“To weep is to make less the depth of grief”
–William Shakespeare
One could ask instead: Have you had to grieve because of losing your first family? How has being adopted made you sad? Has adoption made you sad?

8. By finding her you are invading her life.
Perhaps. And yet without finding her I might never find my self. My birth brought our lives together in a intertwining that holds us together stronger than any other connection I may have in my life. The invasion happened when I was severed from her and adopted into another family and made to adapt and bend to find success in that family. It would be surprising to find that in some way and on a very frequent basis, the memory of my birth and existence doesn’t invade her on some level. She gave birth and for this she forever has the responsibility to respond in some way to the child she brought into this world. This is called taking responsibility for my actions. One could ask instead: How do you think your first mother will respond to your contacting her? Will she be surprised or feel as if her life will be interrupted after so many years after relincquishment? The question asker should also do some inner pondering if they have a negative stance to adoption, reunion, or birth mothers. What is it that disallows them empathy and compassion in these questions?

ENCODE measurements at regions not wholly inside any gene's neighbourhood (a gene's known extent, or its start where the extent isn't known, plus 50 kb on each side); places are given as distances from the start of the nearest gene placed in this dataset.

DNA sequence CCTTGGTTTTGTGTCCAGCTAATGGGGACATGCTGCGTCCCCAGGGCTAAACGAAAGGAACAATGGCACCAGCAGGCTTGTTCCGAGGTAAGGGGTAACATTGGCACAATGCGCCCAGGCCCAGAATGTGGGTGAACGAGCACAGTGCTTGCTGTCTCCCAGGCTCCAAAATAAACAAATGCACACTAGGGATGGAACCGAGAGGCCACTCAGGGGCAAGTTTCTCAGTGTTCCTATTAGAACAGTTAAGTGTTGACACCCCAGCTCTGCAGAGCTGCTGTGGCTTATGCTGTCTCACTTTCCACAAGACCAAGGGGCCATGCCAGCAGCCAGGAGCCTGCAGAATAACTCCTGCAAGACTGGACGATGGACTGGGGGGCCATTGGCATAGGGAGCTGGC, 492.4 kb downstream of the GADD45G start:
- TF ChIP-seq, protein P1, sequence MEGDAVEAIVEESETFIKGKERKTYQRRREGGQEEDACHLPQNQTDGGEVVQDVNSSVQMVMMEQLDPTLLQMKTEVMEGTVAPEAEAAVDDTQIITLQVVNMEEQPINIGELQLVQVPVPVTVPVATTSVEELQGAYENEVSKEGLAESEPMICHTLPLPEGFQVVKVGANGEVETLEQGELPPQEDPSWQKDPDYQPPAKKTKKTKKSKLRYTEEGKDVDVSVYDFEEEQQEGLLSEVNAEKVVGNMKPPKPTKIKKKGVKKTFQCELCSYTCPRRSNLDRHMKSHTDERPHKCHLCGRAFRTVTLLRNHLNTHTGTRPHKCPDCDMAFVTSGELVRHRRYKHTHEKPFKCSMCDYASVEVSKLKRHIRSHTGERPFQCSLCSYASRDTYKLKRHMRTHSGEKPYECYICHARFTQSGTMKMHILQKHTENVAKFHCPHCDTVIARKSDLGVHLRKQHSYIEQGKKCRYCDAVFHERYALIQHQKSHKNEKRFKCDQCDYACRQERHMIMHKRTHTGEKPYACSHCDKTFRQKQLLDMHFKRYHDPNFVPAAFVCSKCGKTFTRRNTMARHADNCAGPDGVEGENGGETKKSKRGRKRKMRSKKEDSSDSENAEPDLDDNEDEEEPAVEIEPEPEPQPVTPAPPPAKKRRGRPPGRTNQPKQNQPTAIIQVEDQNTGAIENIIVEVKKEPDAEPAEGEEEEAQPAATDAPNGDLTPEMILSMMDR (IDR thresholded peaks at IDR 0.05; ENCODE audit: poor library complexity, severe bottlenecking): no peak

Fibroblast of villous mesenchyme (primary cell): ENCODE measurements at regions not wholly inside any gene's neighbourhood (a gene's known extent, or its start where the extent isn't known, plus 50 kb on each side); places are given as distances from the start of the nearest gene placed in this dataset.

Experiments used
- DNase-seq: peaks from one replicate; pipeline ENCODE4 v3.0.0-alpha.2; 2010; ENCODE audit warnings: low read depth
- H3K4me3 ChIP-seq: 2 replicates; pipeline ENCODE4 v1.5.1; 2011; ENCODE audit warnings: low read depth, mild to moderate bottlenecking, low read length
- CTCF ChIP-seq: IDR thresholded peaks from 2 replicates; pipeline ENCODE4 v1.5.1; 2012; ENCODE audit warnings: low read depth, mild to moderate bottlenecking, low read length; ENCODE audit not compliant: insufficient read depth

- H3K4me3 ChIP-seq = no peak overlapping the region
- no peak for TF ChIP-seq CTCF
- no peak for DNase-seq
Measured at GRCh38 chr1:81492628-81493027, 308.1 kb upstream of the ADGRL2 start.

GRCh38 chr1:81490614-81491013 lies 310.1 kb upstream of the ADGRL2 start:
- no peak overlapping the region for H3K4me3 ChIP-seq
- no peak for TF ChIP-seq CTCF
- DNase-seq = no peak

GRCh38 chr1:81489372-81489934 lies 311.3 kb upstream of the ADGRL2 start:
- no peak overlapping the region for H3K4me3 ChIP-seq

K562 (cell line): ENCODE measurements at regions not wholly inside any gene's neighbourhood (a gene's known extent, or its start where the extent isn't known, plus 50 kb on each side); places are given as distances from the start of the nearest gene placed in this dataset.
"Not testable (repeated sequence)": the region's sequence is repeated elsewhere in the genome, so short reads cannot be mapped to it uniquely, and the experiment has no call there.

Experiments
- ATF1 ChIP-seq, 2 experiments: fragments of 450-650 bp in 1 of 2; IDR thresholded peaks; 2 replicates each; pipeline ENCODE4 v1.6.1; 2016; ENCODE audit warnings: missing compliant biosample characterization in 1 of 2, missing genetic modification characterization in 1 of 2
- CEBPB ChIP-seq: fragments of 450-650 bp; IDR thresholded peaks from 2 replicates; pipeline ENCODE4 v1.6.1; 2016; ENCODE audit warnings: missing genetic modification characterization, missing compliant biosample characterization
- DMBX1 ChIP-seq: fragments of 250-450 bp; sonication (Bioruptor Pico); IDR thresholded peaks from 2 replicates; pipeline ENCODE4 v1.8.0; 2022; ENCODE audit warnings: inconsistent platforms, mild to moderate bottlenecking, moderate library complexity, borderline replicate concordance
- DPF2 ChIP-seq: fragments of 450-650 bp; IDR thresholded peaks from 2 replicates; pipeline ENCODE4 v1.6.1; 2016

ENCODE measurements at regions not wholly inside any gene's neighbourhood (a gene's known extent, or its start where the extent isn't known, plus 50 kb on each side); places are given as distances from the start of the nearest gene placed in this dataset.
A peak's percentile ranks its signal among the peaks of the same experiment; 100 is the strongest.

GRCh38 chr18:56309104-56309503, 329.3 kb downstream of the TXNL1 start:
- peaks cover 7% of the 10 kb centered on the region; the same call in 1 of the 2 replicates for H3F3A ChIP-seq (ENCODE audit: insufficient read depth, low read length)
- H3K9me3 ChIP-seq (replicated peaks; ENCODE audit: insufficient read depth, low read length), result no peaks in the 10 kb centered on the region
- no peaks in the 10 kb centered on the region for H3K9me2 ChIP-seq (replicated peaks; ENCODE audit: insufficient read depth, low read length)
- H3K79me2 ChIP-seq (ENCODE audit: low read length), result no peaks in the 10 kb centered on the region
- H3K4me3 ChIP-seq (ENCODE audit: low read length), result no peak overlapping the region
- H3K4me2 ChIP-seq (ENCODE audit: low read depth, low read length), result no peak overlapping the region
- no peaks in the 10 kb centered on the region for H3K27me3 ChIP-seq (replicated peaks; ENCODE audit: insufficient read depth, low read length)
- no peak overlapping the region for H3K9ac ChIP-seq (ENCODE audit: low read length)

To be continued...
(Things Not To Say orginated on the Adoption Crossroads website. I have reprinted it in part here on my blog with Joe Soll's permission. I have added the response alternatives to the list.)

Monday, June 26, 2006

Why Do We Cut Off From Each Other?

“There are very few human beings who receive the truth,
complete and staggering by instant illumination.
Most of them acquire it fragment by fragment, on a
small scale, by successive developments,
cellularly, like a laborious mosaic.”
~Anais Nin
Lately I’ve had time to browse through After the Search and Chosen Babies triad online forums and listen to what adoptees and first mothers are pondering, struggling with, and searching for in their experiences in the arena of adoption. First mothers are always intriguing to me as it is a real opportunity to hear them speak and to share their issues as it sheds light on what my first mother must have struggle through. What I hear again and again from both adoptees and first mothers is the pain that comes when an adoptee cuts off contact or a first mother cuts off contact. In one of the online forums a first mother shares her deep concern in regards to her first child shutting her out after months of what felt like a happy and connecting reunion. The following is my response to her not understanding why her child would make this choice.